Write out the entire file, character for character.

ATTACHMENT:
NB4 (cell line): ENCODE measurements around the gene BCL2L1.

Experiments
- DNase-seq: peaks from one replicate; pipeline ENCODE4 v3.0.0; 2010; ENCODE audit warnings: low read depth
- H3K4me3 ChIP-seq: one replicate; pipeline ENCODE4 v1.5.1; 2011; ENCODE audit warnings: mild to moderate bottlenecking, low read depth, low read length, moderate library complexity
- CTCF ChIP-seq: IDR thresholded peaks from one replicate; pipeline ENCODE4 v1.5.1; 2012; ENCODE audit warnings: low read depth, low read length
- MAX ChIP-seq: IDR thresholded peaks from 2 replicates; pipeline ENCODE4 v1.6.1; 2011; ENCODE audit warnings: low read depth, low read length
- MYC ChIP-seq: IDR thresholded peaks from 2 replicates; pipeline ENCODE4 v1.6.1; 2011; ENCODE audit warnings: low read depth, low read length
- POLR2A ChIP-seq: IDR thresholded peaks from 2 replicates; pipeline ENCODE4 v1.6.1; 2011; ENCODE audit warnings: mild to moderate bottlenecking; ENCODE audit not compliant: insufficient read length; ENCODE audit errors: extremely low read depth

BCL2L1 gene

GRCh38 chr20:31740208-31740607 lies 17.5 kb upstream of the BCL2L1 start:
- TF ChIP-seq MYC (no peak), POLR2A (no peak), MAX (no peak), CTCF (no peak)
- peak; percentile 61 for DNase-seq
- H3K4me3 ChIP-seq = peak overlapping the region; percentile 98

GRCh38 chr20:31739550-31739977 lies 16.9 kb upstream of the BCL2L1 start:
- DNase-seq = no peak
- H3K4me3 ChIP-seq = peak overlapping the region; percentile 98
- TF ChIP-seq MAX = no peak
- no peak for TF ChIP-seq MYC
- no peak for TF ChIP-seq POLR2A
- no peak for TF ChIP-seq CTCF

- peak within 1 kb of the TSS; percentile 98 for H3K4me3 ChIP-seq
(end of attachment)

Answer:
NB4 (cell line): ENCODE measurements around the gene BCL2L1.

Experiments
- DNase-seq: peaks from one replicate; pipeline ENCODE4 v3.0.0; 2010; ENCODE audit warnings: low read depth
- H3K4me3 ChIP-seq: one replicate; pipeline ENCODE4 v1.5.1; 2011; ENCODE audit warnings: mild to moderate bottlenecking, low read depth, low read length, moderate library complexity
- CTCF ChIP-seq: IDR thresholded peaks from one replicate; pipeline ENCODE4 v1.5.1; 2012; ENCODE audit warnings: low read depth, low read length
- MAX ChIP-seq: IDR thresholded peaks from 2 replicates; pipeline ENCODE4 v1.6.1; 2011; ENCODE audit warnings: low read depth, low read length
- MYC ChIP-seq: IDR thresholded peaks from 2 replicates; pipeline ENCODE4 v1.6.1; 2011; ENCODE audit warnings: low read depth, low read length
- POLR2A ChIP-seq: IDR thresholded peaks from 2 replicates; pipeline ENCODE4 v1.6.1; 2011; ENCODE audit warnings: mild to moderate bottlenecking; ENCODE audit not compliant: insufficient read length; ENCODE audit errors: extremely low read depth

BCL2L1 gene

GRCh38 chr20:31740208-31740607 lies 17.5 kb upstream of the BCL2L1 start:
- TF ChIP-seq MYC (no peak), POLR2A (no peak), MAX (no peak), CTCF (no peak)
- peak; percentile 61 for DNase-seq
- H3K4me3 ChIP-seq = peak overlapping the region; percentile 98

GRCh38 chr20:31739550-31739977 lies 16.9 kb upstream of the BCL2L1 start:
- DNase-seq = no peak
- H3K4me3 ChIP-seq = peak overlapping the region; percentile 98
- TF ChIP-seq MAX = no peak
- no peak for TF ChIP-seq MYC
- no peak for TF ChIP-seq POLR2A
- no peak for TF ChIP-seq CTCF

- peak within 1 kb of the TSS; percentile 98 for H3K4me3 ChIP-seq